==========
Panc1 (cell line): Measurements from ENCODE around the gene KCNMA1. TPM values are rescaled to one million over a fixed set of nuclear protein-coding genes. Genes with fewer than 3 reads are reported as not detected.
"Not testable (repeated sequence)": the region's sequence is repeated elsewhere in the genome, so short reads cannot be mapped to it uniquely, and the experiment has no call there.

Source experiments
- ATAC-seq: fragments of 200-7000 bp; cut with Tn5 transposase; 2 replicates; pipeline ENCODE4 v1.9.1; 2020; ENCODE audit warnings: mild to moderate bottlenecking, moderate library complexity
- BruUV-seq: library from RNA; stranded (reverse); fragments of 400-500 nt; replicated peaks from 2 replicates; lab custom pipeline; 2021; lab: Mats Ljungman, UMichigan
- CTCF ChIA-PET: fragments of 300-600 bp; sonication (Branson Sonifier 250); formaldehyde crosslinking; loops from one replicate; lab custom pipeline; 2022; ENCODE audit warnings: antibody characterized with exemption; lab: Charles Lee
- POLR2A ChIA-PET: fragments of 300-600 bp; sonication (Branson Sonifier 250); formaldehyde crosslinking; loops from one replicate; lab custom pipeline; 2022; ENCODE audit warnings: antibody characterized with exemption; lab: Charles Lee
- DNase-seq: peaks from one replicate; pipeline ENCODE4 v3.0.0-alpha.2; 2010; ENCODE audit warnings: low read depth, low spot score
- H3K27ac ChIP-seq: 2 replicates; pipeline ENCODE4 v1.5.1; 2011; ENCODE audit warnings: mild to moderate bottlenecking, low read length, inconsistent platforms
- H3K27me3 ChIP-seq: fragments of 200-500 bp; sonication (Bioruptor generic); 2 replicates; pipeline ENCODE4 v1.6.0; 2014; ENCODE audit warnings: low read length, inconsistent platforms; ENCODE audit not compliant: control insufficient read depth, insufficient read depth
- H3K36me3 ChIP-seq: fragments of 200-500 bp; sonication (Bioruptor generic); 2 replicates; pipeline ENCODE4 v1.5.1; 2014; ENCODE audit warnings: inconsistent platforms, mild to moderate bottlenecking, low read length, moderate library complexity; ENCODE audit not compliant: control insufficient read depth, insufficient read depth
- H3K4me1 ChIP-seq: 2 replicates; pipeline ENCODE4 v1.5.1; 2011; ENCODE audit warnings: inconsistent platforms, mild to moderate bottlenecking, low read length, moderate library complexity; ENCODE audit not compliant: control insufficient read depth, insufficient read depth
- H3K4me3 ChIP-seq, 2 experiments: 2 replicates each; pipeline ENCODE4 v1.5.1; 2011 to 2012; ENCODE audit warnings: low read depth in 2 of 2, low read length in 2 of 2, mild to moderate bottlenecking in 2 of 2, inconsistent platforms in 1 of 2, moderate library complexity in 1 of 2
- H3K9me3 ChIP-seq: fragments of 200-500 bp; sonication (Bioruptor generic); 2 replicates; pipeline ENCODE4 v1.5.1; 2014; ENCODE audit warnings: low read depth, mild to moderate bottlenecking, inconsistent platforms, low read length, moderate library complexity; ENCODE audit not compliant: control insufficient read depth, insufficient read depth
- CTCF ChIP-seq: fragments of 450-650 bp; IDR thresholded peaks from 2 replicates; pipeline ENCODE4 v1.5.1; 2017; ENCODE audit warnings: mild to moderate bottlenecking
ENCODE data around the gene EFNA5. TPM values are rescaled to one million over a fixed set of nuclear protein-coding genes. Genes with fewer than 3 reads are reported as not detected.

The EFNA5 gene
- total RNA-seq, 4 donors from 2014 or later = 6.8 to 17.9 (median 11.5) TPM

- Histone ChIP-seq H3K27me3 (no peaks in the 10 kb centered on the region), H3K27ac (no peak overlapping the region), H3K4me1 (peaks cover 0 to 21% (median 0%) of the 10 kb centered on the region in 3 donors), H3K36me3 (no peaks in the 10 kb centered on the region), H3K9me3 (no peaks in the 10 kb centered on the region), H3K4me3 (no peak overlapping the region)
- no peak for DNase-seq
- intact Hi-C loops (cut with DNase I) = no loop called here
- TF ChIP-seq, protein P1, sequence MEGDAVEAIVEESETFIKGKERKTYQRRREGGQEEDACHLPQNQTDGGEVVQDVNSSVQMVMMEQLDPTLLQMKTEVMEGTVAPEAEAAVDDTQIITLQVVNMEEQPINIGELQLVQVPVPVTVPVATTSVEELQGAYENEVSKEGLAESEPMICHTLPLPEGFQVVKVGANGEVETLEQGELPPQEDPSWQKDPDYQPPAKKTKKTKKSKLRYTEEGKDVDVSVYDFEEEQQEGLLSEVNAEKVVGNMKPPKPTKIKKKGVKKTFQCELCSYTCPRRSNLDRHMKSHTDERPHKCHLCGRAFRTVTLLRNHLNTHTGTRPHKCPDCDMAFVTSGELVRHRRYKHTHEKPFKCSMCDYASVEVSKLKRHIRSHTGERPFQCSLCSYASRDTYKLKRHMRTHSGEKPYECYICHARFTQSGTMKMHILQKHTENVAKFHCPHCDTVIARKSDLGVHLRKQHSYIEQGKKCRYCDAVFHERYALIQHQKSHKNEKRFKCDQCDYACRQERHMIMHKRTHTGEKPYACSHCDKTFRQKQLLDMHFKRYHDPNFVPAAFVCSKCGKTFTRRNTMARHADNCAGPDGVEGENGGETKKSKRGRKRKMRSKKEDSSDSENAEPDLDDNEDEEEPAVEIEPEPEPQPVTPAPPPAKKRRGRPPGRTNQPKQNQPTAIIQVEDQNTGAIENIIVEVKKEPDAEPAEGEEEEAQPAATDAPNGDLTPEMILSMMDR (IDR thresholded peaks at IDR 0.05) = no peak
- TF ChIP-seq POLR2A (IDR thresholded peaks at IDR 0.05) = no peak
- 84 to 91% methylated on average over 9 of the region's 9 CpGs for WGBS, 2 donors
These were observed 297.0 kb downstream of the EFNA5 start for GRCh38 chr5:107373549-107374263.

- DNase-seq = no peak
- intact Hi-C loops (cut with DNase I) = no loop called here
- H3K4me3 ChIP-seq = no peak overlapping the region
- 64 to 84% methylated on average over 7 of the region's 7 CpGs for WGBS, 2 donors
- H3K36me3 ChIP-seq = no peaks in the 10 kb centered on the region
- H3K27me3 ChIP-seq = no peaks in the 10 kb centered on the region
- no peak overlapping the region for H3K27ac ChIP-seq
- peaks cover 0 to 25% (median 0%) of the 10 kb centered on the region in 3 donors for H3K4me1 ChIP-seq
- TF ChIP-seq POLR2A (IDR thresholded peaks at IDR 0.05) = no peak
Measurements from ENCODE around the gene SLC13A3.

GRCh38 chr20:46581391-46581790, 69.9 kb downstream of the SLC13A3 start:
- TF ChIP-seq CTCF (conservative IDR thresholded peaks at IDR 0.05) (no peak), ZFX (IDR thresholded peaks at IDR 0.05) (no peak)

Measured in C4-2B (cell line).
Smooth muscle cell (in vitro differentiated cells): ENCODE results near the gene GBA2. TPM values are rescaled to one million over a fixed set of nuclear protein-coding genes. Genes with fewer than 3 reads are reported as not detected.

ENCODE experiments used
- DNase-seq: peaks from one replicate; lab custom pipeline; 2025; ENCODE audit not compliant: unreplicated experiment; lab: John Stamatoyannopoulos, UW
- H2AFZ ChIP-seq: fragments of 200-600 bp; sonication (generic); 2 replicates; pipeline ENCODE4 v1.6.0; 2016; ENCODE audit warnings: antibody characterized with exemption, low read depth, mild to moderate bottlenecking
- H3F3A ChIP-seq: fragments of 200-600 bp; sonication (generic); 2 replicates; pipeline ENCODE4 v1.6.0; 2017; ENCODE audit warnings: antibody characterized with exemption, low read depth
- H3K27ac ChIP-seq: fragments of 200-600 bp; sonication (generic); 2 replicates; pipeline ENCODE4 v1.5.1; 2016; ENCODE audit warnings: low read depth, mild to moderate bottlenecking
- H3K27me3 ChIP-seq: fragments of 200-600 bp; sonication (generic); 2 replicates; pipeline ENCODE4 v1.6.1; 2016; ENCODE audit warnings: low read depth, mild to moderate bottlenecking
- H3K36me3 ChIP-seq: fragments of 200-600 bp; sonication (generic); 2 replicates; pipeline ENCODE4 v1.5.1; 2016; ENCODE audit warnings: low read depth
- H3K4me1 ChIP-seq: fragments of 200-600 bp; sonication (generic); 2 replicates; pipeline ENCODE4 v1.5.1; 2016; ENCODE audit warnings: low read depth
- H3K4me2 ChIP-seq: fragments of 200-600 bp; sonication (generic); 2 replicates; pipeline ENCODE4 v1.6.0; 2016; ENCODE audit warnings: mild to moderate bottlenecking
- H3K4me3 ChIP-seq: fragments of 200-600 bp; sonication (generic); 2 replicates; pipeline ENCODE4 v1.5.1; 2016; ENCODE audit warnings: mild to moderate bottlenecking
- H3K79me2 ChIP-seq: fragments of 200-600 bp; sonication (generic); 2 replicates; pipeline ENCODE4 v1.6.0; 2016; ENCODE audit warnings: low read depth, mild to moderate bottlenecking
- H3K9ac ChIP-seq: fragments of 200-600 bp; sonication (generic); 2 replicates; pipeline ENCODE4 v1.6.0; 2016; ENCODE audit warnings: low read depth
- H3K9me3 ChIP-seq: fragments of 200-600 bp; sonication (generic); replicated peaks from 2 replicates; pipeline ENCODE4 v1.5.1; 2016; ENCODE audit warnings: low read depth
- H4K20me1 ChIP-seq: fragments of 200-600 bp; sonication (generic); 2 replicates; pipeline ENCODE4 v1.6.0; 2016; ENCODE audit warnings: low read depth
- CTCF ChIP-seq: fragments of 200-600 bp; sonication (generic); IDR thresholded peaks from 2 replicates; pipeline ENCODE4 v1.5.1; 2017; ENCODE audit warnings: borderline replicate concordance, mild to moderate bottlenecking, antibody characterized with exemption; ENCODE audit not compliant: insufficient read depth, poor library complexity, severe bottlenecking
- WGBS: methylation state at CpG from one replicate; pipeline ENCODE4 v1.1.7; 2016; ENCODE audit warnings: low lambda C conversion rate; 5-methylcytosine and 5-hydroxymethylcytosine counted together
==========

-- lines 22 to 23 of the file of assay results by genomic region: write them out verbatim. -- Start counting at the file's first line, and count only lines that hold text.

- TF ChIP-seq, protein P1, sequence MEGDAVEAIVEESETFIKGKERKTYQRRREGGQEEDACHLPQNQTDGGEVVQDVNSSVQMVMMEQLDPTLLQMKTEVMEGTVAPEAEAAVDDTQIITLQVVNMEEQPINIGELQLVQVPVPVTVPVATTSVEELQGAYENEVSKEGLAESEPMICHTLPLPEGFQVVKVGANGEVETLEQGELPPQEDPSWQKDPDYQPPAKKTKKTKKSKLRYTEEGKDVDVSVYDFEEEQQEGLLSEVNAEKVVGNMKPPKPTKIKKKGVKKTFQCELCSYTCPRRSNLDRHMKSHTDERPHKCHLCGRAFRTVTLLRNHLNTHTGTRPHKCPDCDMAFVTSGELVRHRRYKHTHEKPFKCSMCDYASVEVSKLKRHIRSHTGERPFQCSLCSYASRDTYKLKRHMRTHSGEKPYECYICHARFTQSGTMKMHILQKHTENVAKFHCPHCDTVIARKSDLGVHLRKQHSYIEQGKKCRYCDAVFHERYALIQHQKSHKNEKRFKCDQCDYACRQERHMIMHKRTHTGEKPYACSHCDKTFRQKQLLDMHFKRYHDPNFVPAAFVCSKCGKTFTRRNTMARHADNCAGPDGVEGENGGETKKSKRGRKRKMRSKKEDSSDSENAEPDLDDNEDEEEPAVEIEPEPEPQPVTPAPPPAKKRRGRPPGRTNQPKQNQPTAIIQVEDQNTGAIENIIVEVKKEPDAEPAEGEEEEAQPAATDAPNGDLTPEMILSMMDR (IDR thresholded peaks at IDR 0.05) = no peak
- TF ChIP-seq POLR2A (IDR thresholded peaks at IDR 0.05) = no peak